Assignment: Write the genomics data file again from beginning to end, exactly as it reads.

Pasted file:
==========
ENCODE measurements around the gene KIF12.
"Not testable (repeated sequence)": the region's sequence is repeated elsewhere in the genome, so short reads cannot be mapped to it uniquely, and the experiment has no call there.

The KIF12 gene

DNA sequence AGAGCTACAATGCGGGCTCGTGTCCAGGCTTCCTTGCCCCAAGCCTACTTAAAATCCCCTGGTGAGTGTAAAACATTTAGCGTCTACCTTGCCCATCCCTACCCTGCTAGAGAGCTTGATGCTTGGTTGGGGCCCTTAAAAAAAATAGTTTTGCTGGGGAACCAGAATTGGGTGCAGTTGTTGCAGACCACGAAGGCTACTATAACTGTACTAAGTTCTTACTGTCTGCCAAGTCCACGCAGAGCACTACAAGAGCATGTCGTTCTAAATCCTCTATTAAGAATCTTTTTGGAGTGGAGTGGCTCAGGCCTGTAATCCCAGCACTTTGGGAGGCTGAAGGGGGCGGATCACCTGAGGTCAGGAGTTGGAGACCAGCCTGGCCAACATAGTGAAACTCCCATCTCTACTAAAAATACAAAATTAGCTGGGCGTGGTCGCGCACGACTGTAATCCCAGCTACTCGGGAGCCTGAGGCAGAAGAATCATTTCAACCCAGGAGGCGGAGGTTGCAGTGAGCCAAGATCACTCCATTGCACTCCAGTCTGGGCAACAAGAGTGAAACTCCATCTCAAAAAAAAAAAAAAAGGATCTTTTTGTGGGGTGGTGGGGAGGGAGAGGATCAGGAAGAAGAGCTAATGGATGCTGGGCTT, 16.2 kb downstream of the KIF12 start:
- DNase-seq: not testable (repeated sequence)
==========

ENCODE measurements around the gene KIF12.
"Not testable (repeated sequence)": the region's sequence is repeated elsewhere in the genome, so short reads cannot be mapped to it uniquely, and the experiment has no call there.

The KIF12 gene

DNA sequence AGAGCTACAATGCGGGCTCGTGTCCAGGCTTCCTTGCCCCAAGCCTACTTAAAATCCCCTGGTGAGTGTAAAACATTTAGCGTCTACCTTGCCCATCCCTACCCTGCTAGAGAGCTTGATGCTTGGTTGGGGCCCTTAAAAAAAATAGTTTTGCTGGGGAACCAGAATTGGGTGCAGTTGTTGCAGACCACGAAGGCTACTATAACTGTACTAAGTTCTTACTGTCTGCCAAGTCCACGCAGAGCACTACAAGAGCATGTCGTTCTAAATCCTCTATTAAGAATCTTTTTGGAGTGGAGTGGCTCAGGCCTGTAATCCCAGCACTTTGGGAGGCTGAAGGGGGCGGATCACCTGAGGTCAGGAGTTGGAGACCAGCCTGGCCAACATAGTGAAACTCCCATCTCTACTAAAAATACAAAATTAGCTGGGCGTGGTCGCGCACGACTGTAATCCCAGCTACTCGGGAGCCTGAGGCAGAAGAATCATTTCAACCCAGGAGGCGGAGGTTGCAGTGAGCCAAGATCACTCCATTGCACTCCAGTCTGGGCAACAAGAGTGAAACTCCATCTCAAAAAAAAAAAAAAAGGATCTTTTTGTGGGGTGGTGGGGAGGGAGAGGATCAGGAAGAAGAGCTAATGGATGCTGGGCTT, 16.2 kb downstream of the KIF12 start:
- DNase-seq: not testable (repeated sequence)